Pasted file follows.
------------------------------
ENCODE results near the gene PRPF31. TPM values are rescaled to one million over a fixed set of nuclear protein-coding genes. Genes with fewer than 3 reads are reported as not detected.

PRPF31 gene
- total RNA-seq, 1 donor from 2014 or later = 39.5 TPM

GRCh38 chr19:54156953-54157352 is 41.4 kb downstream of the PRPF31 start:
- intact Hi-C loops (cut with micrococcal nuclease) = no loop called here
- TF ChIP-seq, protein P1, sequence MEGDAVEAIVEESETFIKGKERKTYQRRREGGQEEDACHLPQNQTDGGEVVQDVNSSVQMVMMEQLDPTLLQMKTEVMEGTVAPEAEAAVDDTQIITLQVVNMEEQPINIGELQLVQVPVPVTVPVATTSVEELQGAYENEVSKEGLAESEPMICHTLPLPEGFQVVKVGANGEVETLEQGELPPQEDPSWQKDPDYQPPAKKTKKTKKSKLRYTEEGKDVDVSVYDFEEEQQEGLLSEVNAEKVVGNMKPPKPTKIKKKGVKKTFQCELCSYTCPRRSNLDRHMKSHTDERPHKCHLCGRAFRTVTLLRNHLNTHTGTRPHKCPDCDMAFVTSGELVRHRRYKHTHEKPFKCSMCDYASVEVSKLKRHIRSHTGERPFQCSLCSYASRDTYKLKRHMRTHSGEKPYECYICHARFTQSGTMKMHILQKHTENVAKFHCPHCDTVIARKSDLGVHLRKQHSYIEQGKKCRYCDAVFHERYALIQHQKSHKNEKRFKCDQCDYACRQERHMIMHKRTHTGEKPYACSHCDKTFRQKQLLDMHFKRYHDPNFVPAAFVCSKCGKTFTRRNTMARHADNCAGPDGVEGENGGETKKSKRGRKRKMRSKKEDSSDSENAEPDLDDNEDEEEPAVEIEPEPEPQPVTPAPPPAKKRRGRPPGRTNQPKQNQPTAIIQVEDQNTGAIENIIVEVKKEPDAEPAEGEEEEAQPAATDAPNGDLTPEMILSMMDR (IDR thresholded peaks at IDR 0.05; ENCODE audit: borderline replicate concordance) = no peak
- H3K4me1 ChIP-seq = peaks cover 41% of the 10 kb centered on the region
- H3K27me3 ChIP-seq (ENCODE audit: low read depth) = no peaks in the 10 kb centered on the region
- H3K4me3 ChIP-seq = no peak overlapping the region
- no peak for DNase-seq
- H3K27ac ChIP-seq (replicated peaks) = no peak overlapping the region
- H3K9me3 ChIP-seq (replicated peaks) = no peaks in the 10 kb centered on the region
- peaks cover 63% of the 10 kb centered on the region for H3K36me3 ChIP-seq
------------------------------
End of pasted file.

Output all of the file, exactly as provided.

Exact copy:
ENCODE results near the gene PRPF31. TPM values are rescaled to one million over a fixed set of nuclear protein-coding genes. Genes with fewer than 3 reads are reported as not detected.

PRPF31 gene
- total RNA-seq, 1 donor from 2014 or later = 39.5 TPM

GRCh38 chr19:54156953-54157352 is 41.4 kb downstream of the PRPF31 start:
- intact Hi-C loops (cut with micrococcal nuclease) = no loop called here
- TF ChIP-seq, protein P1, sequence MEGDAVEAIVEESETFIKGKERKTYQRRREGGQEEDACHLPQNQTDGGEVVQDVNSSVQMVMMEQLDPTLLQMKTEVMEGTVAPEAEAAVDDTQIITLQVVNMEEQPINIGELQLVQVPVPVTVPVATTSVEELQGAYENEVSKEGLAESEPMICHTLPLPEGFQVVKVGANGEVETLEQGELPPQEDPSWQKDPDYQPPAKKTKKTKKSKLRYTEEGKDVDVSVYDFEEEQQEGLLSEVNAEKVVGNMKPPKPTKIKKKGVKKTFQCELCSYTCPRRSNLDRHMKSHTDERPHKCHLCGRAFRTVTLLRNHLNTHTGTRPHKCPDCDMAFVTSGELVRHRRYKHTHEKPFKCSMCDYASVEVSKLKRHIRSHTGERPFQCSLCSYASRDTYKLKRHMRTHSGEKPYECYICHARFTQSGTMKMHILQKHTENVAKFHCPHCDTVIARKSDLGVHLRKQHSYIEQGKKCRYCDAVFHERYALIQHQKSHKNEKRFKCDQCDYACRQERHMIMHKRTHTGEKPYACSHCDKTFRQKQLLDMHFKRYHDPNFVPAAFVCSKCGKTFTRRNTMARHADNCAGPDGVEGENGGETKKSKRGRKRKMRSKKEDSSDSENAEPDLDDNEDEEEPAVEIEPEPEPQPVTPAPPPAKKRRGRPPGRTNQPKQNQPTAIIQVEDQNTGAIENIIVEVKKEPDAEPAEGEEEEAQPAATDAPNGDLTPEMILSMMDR (IDR thresholded peaks at IDR 0.05; ENCODE audit: borderline replicate concordance) = no peak
- H3K4me1 ChIP-seq = peaks cover 41% of the 10 kb centered on the region
- H3K27me3 ChIP-seq (ENCODE audit: low read depth) = no peaks in the 10 kb centered on the region
- H3K4me3 ChIP-seq = no peak overlapping the region
- no peak for DNase-seq
- H3K27ac ChIP-seq (replicated peaks) = no peak overlapping the region
- H3K9me3 ChIP-seq (replicated peaks) = no peaks in the 10 kb centered on the region
- peaks cover 63% of the 10 kb centered on the region for H3K36me3 ChIP-seq